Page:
ZDNet

As the world remains obsessed with ChatGPT, Google plans to offer the public access to its latest conversational AI and will next week reveal how AI will transform Search, Maps and other apps. Google CEO Sundar Pichai told investors this week that the company will let people "interact directly" with its newest and most powerful language models as a "companion to search". Here's one surprising way to tell the difference The company has reportedly been scrambling to put together a redesigned Search home page that includes multiple sections for back and forth questions between the user and a Google-made chatbot like ChatGPT, but combined with traditional search results. Google now appears ready to show off what it's been working on, though it remains to be seen whether it's "Apprentice Bard", the chatbot its been reportedly testing internally that uses Google's own LaMDA conversational chatbot technology. According to The Verge, Google has also sent media invites to an event on Wednesday, February 8 where it will explain how it's "using the power of AI to reimagine how people search for, explore and interact with information, making it more natural and intuitive than ever before to find what you need." The event will be streamed on YouTube at 8:30am ET.


Google poised to release chatbot technology after ChatGPT success

The Guardian

Google is to make its chatbot technology available to the public in "the coming weeks and months" as it responds to the success of ChatGPT, a Microsoft-backed artificial intelligence chatbot that has become a global phenomenon after it was made available free of charge. Sundar Pichai, the chief executive of Google's owner, Alphabet, said the use of AI had reached an "inflection point" and the company was "extremely well positioned" in the field. Pichai referred to two so-called large language models developed by the company, LaMDA and PaLM, with the former set to be released soon. This week CNBC reported that Google had begun testing an AI chatbot similar to ChatGPT called Apprentice Bard, which uses LaMDA technology. LaMDA shot to prominence last year when Google suspended and then dismissed an engineer after he went public with claims that LaMDA was "sentient".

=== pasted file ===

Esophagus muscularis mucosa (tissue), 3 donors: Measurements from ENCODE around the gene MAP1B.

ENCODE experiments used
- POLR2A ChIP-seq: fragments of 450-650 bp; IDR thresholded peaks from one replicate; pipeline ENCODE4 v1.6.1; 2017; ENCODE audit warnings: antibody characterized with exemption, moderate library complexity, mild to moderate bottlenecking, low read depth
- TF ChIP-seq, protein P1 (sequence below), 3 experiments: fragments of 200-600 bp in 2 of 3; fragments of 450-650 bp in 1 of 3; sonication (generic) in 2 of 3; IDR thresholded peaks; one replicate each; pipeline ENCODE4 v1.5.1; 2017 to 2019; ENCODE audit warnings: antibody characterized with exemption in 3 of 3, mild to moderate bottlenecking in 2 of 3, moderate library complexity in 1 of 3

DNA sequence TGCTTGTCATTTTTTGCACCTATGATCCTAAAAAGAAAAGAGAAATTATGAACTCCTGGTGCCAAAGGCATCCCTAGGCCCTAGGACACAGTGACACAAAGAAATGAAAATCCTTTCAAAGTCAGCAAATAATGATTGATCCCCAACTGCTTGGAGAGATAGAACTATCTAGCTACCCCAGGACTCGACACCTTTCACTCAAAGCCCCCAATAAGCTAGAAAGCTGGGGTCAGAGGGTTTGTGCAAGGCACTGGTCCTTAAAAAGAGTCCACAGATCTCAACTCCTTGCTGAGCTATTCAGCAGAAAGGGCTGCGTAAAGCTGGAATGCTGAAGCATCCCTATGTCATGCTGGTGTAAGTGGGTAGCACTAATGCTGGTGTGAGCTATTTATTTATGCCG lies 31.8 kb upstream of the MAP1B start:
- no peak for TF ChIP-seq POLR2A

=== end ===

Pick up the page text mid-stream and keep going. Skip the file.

Google's response to ChatGPT is on the way

ZDNet

As the world remains obsessed with ChatGPT, Google plans to offer the public access to its latest conversational AI and will next week reveal how AI will transform Search, Maps and other apps. Google CEO Sundar Pichai told investors this week that the company will let people "interact directly" with its newest and most powerful language models as a "companion to search". Also: What is ChatGPT and why does it matter? Here's everything you need to know The company has reportedly been scrambling to put together a redesigned Search home page that includes multiple sections for back and forth questions between the user and a Google-made chatbot like ChatGPT, but combined with traditional search results. Google now appears ready to show off what it's been working on, though it remains to be seen whether it's "Apprentice Bard", the chatbot its been reportedly testing internally that uses Google's own LaMDA conversational chatbot technology. According to The Verge, Google has also sent media invites to an event on Wednesday, February 8 where it will explain how it's "using the power of AI to reimagine how people search for, explore and interact with information, making it more natural and intuitive than ever before to find what you need."